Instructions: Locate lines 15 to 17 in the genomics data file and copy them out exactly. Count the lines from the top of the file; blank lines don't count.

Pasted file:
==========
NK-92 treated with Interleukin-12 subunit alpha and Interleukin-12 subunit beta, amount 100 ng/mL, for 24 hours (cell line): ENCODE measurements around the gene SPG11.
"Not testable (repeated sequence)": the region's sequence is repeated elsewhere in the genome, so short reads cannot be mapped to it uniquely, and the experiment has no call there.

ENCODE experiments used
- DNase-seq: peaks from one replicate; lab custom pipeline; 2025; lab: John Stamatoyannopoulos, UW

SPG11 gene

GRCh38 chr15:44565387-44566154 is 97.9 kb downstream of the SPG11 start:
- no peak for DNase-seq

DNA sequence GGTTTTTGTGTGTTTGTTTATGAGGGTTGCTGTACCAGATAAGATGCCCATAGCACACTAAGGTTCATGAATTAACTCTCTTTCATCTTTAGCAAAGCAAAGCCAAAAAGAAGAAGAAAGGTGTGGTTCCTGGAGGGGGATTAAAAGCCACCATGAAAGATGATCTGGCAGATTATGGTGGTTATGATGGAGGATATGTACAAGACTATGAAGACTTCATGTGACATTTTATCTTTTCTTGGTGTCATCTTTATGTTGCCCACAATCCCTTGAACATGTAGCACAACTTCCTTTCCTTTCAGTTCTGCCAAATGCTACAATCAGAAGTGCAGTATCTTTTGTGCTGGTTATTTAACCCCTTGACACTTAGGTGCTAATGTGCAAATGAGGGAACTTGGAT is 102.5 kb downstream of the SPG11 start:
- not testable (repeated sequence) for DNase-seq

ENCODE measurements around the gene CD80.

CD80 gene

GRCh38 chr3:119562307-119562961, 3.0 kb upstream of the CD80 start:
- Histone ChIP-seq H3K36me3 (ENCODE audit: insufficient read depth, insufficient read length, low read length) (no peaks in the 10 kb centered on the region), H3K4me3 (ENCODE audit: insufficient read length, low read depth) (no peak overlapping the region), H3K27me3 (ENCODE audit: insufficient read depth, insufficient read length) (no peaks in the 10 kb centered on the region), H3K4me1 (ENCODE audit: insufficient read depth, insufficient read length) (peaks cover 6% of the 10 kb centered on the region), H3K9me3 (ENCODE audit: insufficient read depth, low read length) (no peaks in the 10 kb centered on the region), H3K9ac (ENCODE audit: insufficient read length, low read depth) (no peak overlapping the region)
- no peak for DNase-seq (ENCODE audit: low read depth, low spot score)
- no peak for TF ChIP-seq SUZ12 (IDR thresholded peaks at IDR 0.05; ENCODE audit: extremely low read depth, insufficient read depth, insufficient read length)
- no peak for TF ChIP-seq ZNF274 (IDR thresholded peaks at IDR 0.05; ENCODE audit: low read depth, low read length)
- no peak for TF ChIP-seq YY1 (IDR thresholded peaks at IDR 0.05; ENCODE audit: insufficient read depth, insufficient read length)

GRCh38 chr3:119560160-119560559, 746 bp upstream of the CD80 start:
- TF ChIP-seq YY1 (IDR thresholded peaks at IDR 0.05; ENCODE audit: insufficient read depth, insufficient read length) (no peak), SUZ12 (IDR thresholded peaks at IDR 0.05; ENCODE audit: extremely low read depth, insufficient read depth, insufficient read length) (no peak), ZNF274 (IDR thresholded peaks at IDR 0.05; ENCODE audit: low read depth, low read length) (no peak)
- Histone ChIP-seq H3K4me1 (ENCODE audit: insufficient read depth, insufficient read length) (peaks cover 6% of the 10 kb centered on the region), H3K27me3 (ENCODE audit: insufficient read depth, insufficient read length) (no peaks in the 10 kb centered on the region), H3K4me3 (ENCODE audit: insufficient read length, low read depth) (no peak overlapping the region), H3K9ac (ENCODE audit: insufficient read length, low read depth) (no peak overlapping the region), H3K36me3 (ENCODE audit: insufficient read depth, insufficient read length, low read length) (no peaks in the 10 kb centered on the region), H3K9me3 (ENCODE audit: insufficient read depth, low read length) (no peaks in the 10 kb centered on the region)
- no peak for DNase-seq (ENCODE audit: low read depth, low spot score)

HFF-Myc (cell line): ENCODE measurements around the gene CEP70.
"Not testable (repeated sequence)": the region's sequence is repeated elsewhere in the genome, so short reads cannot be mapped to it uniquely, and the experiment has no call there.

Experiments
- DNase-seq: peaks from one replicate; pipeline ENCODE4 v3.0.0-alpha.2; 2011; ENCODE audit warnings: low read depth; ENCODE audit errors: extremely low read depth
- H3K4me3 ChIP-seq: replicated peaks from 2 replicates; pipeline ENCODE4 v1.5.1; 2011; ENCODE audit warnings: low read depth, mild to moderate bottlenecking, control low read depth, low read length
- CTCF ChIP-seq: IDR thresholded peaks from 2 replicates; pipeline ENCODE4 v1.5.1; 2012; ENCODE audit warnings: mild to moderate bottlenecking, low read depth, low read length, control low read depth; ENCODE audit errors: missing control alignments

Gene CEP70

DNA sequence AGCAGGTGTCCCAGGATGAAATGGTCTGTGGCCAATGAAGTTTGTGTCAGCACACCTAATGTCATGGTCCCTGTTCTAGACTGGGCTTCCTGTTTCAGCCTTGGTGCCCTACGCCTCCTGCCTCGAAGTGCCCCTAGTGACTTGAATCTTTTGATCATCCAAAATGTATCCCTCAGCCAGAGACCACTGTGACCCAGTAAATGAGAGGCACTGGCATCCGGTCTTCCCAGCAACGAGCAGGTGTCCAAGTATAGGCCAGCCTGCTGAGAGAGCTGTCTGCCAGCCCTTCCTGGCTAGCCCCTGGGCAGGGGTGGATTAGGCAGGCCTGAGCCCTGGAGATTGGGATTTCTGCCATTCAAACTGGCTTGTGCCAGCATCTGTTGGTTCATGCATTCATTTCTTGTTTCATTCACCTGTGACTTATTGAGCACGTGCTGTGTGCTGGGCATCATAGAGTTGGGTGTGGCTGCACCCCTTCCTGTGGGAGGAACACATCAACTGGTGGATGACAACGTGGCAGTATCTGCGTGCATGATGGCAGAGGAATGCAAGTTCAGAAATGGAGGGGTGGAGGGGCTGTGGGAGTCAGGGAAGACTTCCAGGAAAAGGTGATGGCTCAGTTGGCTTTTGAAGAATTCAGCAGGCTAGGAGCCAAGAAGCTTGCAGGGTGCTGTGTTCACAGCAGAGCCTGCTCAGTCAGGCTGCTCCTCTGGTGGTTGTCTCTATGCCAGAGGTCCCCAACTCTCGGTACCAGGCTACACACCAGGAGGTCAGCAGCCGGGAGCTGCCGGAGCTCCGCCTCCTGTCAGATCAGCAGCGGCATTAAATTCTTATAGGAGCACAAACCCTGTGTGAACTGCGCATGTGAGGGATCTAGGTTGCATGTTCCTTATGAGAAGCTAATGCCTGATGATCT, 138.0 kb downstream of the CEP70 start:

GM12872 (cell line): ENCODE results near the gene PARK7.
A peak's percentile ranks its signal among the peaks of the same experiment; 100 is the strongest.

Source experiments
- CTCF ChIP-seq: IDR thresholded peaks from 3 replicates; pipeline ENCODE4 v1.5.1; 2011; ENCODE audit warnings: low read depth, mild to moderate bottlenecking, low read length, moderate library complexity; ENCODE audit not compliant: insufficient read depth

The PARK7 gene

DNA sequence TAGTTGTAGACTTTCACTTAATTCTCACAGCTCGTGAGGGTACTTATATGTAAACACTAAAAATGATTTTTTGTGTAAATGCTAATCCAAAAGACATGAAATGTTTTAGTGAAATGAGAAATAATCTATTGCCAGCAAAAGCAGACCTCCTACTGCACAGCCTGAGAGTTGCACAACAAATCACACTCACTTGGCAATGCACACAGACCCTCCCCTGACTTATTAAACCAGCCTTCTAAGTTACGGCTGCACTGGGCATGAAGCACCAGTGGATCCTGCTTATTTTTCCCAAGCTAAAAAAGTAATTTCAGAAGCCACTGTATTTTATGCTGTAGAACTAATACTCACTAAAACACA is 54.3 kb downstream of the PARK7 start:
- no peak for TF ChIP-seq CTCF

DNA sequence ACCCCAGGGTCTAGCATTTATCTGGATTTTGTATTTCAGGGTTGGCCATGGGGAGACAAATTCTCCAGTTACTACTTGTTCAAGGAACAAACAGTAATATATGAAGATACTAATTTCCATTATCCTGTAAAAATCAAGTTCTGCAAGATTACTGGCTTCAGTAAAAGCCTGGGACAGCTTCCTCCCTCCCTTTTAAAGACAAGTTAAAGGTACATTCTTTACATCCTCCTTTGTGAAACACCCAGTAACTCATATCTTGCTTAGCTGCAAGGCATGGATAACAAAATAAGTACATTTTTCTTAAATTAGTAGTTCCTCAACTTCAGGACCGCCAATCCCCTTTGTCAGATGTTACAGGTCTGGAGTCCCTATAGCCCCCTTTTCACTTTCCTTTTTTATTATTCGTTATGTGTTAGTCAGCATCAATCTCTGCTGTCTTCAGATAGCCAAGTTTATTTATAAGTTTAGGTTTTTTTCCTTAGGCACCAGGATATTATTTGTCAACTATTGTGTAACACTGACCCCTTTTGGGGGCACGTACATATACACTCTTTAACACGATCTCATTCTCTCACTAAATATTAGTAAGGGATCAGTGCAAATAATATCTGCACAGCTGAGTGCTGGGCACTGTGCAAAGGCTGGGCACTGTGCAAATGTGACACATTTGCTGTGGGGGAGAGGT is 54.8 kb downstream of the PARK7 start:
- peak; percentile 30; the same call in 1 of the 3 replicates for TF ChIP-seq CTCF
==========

- no peak for TF ChIP-seq SUZ12 (IDR thresholded peaks at IDR 0.05; ENCODE audit: extremely low read depth, insufficient read depth, insufficient read length)
- no peak for TF ChIP-seq ZNF274 (IDR thresholded peaks at IDR 0.05; ENCODE audit: low read depth, low read length)
- no peak for TF ChIP-seq YY1 (IDR thresholded peaks at IDR 0.05; ENCODE audit: insufficient read depth, insufficient read length)